Turning the Tables on Societal Stigma and Addiction

Anyone who has worked in the addiction field or struggled with addiction understands just how hurtful the stigma surrounding addiction can be. Due to lack of understanding or personal prejudices, many people have developed a judgmental mindset about addiction that only hinders the recovery process.

When groups of people feel stigmatized, they are much less likely to talk about their issues and seek help, for fear of rejection and negative repercussions. This leads to feelings of guilt and shame, which compounds the original issue. Removing a stigma begins with a change of heart, mindset and behavior. Here are some of our thoughts on turning the tables on the societal stigma of addiction:

Compassion Versus Judgment

As with any difficult situation, responding with compassion is always 10 times more effective than responding with judgment. Before reacting to another person’s addiction, always ask yourself if your comments come from a place of genuine goodwill and care, rather than blame and disapproval.

Educate Yourself on Addiction

As with any marginalized group, the stigma oftentimes arises from an overall lack of understanding on the subject. Consider addiction like you would a medical condition – learn about the causes, physiological changes, and treatment process of drug and alcohol addiction. An overall better understanding makes it easier to approach the subject from a logical, rational perspective, rather than make rash assumptions. Our qualified team is always prepared to answer any questions on addiction you may have.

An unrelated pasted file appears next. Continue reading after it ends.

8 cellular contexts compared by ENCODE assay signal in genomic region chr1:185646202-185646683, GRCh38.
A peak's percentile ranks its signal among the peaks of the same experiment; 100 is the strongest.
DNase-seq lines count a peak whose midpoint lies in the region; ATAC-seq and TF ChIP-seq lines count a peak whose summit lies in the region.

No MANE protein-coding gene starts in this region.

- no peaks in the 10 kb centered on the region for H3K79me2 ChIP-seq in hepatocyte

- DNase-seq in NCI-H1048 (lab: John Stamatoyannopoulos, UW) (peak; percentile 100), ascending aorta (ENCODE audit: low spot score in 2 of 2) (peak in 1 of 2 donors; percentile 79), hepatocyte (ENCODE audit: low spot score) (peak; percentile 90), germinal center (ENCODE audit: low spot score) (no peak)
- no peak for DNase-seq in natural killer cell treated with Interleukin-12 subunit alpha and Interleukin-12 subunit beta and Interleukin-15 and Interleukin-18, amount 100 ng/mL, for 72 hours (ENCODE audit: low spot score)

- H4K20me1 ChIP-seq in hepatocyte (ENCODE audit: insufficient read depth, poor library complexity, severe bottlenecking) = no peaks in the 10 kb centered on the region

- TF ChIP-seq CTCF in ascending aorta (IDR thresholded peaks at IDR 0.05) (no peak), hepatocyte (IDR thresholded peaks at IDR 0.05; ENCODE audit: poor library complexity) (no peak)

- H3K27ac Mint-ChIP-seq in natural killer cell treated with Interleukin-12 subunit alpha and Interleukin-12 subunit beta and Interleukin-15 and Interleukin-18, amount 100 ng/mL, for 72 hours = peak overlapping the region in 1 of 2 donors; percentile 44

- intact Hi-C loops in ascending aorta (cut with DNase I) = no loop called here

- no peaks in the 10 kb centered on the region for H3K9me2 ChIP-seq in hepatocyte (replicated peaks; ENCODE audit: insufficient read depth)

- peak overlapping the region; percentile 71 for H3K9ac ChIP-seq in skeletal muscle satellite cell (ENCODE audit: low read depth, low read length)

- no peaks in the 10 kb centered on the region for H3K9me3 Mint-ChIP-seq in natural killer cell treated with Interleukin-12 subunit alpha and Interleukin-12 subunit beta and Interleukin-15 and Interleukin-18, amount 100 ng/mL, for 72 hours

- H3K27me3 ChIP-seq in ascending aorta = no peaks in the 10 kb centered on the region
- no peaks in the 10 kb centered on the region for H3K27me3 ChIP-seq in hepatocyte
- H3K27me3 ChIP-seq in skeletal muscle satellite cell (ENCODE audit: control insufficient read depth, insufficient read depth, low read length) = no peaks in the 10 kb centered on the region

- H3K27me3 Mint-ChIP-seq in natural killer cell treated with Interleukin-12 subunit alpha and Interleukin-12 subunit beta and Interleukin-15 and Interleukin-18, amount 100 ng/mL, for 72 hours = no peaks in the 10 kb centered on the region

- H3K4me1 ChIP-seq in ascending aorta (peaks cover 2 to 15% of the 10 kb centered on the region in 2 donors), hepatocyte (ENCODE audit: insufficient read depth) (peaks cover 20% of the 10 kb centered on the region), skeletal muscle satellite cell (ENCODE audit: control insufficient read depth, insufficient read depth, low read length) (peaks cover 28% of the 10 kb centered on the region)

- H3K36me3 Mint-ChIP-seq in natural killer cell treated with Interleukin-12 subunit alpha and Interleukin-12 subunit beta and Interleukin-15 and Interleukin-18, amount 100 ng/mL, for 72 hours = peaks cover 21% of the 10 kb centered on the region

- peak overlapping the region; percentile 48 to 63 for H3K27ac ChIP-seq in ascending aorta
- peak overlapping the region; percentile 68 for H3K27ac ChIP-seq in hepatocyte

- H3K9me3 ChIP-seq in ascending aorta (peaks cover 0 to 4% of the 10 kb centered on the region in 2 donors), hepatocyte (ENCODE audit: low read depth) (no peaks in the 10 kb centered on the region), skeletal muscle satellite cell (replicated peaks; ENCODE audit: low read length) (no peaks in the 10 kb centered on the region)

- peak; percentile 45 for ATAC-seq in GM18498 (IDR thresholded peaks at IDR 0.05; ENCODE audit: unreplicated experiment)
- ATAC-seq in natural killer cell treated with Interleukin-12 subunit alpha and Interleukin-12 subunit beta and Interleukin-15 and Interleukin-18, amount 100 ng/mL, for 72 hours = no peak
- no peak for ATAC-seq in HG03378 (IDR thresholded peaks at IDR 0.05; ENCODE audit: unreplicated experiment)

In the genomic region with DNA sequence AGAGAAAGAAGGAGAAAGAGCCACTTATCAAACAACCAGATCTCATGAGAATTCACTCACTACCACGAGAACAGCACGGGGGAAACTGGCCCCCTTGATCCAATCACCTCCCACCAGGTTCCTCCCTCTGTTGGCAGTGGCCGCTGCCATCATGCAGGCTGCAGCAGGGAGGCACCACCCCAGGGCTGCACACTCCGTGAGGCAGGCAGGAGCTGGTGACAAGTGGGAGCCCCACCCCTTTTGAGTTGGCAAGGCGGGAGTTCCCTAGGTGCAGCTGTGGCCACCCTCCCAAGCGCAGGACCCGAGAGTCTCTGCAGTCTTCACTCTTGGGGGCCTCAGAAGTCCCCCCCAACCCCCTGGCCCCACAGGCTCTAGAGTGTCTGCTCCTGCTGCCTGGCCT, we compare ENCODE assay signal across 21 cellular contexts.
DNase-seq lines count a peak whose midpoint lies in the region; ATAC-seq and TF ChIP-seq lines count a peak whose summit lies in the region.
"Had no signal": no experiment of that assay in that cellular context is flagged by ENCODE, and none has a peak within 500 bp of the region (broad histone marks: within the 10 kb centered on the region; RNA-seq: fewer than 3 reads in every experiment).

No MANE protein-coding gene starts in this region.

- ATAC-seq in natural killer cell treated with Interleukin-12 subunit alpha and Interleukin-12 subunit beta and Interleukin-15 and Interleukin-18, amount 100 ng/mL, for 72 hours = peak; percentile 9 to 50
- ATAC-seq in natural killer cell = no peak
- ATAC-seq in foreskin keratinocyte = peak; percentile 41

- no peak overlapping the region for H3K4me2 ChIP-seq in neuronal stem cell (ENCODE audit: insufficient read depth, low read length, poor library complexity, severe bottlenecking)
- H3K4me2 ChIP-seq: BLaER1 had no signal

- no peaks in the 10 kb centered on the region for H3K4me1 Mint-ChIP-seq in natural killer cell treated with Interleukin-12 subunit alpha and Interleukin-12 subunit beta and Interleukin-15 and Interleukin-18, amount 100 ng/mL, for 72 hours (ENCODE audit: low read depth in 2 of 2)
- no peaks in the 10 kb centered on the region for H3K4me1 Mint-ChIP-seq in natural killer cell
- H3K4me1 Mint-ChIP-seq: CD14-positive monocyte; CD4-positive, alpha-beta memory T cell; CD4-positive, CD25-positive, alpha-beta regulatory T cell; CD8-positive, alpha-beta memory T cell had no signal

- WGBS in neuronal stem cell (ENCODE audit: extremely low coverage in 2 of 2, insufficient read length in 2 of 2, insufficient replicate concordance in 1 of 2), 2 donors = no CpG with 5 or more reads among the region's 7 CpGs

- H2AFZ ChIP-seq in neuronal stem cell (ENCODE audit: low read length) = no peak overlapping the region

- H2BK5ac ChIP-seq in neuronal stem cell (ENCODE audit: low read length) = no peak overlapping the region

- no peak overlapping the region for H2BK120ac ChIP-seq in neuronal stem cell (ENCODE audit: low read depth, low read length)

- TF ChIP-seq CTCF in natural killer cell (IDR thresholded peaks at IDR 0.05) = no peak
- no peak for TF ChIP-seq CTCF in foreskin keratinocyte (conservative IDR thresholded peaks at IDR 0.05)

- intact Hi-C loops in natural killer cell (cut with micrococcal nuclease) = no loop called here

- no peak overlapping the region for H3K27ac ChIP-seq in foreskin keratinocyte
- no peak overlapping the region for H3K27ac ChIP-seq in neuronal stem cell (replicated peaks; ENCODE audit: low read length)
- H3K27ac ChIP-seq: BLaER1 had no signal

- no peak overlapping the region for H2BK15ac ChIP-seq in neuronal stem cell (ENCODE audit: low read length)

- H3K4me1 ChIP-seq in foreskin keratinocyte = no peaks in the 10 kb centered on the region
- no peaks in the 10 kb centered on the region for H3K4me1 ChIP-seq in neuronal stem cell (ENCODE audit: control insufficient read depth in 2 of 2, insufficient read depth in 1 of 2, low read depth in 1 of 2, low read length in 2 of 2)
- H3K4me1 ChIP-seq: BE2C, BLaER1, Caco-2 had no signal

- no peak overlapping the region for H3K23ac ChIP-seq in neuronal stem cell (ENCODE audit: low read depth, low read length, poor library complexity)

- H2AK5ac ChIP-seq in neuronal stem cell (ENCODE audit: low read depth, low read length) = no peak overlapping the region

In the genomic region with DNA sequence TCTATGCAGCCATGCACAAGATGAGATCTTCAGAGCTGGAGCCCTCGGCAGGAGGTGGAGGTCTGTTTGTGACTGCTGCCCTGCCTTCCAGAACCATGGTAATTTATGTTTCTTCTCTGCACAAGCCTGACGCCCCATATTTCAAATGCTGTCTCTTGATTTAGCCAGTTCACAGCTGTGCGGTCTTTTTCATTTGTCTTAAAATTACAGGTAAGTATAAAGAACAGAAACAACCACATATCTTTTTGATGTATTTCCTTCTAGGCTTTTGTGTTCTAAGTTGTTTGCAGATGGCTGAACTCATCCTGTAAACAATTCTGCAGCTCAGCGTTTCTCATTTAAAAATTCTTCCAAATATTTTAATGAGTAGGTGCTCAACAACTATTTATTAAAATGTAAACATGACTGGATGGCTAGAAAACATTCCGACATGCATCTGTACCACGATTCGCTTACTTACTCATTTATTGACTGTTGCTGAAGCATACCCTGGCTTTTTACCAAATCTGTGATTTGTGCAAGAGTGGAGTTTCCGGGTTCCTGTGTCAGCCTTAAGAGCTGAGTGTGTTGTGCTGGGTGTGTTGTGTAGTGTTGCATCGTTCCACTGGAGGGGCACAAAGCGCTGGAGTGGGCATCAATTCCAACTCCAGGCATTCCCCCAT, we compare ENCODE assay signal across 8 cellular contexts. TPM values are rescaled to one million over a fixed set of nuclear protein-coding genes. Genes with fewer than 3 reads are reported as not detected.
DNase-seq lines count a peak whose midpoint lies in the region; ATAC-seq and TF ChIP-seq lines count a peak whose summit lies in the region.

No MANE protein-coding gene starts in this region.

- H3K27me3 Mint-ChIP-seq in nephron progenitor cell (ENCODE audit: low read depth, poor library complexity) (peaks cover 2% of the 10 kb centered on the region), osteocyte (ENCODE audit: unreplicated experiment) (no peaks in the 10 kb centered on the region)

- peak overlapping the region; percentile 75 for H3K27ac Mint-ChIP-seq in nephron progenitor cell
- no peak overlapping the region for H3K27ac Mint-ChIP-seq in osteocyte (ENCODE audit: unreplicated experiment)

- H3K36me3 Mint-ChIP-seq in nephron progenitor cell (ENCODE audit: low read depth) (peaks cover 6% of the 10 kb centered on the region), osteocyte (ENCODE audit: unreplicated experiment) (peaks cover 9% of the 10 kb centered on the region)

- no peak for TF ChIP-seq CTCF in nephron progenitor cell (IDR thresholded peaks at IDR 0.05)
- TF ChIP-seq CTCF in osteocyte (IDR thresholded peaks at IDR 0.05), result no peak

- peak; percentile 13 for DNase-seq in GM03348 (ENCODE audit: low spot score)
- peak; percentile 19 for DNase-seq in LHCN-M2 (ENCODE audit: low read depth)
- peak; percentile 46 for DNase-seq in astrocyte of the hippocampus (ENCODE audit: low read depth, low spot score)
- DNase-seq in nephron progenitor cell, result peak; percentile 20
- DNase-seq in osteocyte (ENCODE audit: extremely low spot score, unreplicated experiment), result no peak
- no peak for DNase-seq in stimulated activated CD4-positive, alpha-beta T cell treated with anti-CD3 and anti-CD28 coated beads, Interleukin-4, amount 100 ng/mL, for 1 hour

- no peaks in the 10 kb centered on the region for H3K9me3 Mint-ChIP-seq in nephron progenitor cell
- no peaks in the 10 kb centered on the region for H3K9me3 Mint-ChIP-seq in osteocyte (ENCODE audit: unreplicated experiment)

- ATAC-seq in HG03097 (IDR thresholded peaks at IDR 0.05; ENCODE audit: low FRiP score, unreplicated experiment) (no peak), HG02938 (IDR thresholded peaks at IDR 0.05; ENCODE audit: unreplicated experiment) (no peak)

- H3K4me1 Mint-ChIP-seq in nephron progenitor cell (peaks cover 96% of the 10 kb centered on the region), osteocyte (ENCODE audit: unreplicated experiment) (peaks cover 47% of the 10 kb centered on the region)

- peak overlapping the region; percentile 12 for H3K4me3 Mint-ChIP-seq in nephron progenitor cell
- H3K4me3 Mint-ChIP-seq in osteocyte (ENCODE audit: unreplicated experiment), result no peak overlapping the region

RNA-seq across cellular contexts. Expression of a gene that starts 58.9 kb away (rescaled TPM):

Remember the Causes of Addiction

Contrary to common belief, addiction does not result from weakness, apathy or lack of willpower. Many people who struggle with addiction have experienced a series of pains and difficult life circumstances – abuse, trauma, mental health, etc. – that have led to drug or alcohol addiction. Remember, never stigmatize before knowing the full story (and even after).

Use Non-Stigmatizing Language

The language we use says volumes about a group of people, which is why it is important to avoid using stigmatizing terms when speaking of addiction. Words like “addict,” “junkie” and “alcoholic” imply that a person is defined by their addiction, which is simply not true. These words are hurtful and fail to recognize that each individual is a unique person of dignity – some just have different struggles than others.

Talk About Addiction

Treating addiction like it is a taboo subject that should be swept under the rug perpetuates the idea that one should keep their drug and alcohol abuse a secret. Speaking openly, candidly and compassionately about addiction and the resources available to achieve sobriety is an excellent first step in removing the shame surrounding the topic.

Our team fully understands what it’s like to be in the throws of drug and alcohol addiction. Our Boulder addiction treatment program is designed to build a brotherhood of support and create a unique addiction treatment plan for each participant. Learn more about our programs today: 720-577-4422 or hello@choicehouse.com.


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